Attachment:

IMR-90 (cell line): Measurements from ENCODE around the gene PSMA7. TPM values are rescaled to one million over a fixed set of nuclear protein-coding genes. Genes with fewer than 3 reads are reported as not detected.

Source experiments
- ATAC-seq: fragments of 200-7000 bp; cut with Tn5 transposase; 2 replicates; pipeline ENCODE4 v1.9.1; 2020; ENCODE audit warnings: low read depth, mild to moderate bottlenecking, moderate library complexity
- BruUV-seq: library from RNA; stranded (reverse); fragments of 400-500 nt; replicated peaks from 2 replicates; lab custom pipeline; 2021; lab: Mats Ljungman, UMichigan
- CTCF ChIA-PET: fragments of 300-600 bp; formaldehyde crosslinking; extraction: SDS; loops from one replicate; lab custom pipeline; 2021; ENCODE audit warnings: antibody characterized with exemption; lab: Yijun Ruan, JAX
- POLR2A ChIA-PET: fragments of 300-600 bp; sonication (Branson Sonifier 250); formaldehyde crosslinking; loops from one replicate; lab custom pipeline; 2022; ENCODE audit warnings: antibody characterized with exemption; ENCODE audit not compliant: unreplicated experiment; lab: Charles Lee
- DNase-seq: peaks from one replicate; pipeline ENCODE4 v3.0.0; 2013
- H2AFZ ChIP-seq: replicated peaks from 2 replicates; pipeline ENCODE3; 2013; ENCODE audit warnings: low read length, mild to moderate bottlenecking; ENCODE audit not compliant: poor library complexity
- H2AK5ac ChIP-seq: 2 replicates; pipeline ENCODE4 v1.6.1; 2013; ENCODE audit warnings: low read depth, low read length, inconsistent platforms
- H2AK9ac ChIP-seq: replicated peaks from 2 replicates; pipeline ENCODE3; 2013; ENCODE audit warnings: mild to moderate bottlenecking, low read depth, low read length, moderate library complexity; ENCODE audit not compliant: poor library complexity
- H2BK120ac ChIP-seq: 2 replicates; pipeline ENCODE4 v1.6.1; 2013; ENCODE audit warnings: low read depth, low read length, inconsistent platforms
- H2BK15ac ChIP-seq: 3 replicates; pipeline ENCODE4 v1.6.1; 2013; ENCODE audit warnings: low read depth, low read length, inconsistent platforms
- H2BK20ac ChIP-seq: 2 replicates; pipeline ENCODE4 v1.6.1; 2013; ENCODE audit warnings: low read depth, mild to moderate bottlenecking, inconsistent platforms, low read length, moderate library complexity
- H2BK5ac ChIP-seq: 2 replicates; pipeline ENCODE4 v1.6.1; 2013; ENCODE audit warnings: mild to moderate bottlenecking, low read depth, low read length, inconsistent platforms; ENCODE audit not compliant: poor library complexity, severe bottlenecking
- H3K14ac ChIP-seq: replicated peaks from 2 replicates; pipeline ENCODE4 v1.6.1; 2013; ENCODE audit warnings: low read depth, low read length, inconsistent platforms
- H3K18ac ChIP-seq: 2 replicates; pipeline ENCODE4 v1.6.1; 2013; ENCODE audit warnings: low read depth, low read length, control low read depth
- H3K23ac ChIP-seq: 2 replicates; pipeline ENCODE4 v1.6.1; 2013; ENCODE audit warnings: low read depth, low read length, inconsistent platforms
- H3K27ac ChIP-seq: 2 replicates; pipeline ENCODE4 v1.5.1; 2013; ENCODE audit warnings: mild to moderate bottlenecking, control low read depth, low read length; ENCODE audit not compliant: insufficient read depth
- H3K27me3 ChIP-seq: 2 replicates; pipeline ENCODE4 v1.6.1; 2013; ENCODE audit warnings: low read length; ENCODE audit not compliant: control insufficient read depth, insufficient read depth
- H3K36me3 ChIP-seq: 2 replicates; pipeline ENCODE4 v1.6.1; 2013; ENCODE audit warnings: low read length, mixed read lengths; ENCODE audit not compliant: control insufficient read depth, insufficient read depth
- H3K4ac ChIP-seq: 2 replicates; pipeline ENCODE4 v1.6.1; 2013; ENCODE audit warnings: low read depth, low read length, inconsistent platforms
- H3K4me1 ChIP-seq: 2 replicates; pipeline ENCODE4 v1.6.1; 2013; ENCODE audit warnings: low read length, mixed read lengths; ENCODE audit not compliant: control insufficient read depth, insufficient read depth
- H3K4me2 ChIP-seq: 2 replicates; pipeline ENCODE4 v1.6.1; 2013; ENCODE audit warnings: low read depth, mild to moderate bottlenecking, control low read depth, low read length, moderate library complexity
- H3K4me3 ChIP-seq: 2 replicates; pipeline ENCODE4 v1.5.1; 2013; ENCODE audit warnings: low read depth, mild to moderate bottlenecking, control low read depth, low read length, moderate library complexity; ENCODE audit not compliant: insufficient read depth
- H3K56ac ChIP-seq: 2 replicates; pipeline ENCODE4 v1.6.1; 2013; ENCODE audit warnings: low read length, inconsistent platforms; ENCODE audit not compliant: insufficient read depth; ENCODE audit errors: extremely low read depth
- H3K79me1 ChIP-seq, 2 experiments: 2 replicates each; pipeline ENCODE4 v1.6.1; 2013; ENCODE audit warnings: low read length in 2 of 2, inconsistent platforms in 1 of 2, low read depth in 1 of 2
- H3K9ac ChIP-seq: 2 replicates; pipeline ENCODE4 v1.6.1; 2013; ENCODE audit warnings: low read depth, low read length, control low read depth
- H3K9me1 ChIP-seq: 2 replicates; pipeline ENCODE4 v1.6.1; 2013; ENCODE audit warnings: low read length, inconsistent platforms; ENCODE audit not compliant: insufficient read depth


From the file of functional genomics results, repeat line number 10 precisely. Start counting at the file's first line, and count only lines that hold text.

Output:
- H2AK9ac ChIP-seq: replicated peaks from 2 replicates; pipeline ENCODE3; 2013; ENCODE audit warnings: mild to moderate bottlenecking, low read depth, low read length, moderate library complexity; ENCODE audit not compliant: poor library complexity